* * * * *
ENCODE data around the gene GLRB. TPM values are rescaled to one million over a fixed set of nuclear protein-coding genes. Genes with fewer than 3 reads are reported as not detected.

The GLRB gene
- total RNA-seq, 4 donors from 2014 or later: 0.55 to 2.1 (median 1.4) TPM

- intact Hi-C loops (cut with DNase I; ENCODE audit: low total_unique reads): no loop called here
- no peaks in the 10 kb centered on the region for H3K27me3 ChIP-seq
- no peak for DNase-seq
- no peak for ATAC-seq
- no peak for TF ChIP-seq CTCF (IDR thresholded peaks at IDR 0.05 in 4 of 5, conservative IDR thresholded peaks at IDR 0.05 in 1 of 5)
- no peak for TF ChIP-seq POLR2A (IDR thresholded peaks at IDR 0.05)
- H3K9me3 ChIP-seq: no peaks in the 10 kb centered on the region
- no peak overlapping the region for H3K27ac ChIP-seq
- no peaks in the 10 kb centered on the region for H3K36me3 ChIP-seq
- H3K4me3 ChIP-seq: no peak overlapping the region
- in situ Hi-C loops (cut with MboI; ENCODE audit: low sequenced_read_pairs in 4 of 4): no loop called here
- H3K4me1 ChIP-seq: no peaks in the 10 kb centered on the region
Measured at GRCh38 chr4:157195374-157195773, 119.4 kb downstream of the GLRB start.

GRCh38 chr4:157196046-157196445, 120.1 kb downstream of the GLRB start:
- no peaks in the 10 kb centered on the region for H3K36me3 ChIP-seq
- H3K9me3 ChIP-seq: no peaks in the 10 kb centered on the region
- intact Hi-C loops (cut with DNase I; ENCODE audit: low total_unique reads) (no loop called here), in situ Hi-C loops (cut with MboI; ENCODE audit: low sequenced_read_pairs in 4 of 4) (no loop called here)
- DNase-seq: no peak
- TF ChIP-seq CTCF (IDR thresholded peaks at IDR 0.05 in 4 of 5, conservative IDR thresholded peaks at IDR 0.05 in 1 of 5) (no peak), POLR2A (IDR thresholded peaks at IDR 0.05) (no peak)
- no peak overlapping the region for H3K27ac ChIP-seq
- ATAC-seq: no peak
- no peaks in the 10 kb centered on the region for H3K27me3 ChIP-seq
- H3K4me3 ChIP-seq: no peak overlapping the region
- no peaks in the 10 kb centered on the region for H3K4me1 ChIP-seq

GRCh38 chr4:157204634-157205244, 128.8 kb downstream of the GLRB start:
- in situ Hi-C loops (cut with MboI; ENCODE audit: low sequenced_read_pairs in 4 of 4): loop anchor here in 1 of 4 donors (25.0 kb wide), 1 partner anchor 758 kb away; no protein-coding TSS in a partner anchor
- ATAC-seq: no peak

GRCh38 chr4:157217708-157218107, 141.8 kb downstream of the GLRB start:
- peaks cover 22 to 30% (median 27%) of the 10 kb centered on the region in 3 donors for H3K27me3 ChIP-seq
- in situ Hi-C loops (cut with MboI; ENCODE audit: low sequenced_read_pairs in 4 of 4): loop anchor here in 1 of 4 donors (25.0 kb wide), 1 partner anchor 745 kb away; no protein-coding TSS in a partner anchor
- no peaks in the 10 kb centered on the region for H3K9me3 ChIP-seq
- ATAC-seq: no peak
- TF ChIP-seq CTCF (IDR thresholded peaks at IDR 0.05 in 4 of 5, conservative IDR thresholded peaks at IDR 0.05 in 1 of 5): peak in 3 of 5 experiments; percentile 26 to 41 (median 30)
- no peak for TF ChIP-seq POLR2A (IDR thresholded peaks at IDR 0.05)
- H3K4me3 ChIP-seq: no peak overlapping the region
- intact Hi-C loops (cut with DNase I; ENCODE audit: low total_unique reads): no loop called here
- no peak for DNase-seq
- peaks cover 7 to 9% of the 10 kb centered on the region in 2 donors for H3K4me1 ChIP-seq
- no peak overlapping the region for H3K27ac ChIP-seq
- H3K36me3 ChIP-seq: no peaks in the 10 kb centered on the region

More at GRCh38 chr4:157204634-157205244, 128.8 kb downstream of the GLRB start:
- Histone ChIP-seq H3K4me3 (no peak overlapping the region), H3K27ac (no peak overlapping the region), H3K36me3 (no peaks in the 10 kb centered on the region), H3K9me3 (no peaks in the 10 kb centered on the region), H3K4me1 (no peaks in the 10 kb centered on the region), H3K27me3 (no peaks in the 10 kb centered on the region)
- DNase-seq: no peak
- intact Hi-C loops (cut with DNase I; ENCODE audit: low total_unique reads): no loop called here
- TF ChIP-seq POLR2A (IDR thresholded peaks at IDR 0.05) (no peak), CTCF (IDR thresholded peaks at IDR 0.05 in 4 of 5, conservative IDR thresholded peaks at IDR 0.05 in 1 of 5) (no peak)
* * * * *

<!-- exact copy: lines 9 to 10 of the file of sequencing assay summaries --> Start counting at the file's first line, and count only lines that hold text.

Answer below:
- no peak for TF ChIP-seq POLR2A (IDR thresholded peaks at IDR 0.05)
- H3K9me3 ChIP-seq: no peaks in the 10 kb centered on the region